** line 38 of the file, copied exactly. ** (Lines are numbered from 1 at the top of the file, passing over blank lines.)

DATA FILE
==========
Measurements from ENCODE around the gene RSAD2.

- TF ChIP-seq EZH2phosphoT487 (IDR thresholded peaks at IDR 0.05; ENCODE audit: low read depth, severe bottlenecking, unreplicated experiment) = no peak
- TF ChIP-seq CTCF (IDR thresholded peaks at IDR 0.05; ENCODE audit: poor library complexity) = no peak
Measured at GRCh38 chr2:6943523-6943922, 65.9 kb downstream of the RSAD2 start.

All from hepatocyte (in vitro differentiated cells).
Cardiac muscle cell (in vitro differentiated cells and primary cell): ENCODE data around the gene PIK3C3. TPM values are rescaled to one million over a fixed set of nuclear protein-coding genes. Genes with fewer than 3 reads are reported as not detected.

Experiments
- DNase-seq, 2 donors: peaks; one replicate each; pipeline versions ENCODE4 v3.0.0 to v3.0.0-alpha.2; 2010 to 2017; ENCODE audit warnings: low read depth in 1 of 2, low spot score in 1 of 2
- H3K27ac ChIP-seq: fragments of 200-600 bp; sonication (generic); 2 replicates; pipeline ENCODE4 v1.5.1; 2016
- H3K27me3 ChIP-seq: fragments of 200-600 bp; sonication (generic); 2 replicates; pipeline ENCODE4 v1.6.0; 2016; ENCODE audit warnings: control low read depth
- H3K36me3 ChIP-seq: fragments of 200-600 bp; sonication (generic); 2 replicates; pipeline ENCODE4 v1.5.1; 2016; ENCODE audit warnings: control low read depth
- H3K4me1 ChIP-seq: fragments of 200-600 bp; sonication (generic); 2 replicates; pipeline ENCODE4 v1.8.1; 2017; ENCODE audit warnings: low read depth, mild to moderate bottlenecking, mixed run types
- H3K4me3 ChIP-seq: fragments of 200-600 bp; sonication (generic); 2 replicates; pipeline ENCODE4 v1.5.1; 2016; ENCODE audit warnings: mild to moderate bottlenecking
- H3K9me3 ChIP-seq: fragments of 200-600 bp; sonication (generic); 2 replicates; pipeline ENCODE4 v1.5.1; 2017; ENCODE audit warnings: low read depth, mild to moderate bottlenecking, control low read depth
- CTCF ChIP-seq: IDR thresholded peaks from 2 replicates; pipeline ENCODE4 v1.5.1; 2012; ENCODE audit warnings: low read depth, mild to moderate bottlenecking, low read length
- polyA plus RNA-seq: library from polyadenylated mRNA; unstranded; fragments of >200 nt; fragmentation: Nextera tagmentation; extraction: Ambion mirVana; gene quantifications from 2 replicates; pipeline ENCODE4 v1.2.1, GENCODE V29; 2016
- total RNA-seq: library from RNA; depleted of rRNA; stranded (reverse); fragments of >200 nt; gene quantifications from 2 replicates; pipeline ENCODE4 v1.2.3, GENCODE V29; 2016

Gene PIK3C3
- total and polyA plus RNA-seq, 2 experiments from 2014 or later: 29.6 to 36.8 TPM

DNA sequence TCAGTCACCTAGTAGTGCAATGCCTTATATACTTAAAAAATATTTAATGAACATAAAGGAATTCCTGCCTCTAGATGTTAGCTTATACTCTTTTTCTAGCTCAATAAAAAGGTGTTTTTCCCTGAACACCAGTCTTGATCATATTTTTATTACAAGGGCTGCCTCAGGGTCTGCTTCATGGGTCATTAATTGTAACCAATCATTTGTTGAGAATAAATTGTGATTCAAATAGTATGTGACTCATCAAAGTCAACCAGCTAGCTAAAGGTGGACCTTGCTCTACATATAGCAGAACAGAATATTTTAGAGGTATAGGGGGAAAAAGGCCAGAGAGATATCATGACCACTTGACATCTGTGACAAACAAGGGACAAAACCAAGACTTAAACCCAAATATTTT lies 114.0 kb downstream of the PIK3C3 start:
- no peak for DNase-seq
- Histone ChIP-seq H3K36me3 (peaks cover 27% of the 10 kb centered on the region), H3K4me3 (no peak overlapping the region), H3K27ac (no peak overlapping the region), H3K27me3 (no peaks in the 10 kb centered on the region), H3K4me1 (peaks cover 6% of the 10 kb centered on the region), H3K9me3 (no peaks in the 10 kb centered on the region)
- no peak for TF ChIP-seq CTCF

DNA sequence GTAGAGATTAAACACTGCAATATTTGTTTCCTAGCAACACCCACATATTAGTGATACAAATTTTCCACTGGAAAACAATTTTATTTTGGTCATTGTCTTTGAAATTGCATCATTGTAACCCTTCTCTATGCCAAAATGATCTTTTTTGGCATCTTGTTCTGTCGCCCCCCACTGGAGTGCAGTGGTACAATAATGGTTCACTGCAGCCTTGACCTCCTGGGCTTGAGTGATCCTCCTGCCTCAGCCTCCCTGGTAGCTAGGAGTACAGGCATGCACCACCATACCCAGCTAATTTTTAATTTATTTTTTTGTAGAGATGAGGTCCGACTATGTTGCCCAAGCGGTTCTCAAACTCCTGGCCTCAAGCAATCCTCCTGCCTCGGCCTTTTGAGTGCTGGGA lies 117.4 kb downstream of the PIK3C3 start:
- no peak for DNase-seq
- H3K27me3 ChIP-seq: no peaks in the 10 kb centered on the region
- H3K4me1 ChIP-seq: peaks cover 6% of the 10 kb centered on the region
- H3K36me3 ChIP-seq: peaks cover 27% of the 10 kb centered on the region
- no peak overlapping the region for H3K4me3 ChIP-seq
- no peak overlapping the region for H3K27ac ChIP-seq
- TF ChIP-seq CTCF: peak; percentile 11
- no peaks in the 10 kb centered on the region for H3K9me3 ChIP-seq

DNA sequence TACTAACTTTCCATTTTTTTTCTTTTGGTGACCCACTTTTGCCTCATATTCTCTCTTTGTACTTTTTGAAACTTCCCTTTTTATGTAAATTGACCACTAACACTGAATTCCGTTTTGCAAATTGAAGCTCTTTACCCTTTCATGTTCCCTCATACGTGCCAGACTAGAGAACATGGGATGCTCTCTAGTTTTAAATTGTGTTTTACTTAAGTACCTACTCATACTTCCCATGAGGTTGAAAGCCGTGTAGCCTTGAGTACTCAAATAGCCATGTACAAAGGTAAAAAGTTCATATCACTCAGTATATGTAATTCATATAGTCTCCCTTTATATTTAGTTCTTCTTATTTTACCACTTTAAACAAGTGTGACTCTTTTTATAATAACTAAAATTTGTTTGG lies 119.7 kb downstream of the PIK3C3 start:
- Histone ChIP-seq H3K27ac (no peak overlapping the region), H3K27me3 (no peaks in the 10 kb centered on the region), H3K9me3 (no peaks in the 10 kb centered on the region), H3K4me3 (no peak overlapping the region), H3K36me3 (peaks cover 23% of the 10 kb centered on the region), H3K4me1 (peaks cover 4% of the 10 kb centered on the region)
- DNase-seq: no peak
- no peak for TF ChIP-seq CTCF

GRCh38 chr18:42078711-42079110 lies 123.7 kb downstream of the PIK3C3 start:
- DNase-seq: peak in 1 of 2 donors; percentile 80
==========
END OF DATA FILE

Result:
- DNase-seq: peak in 1 of 2 donors; percentile 80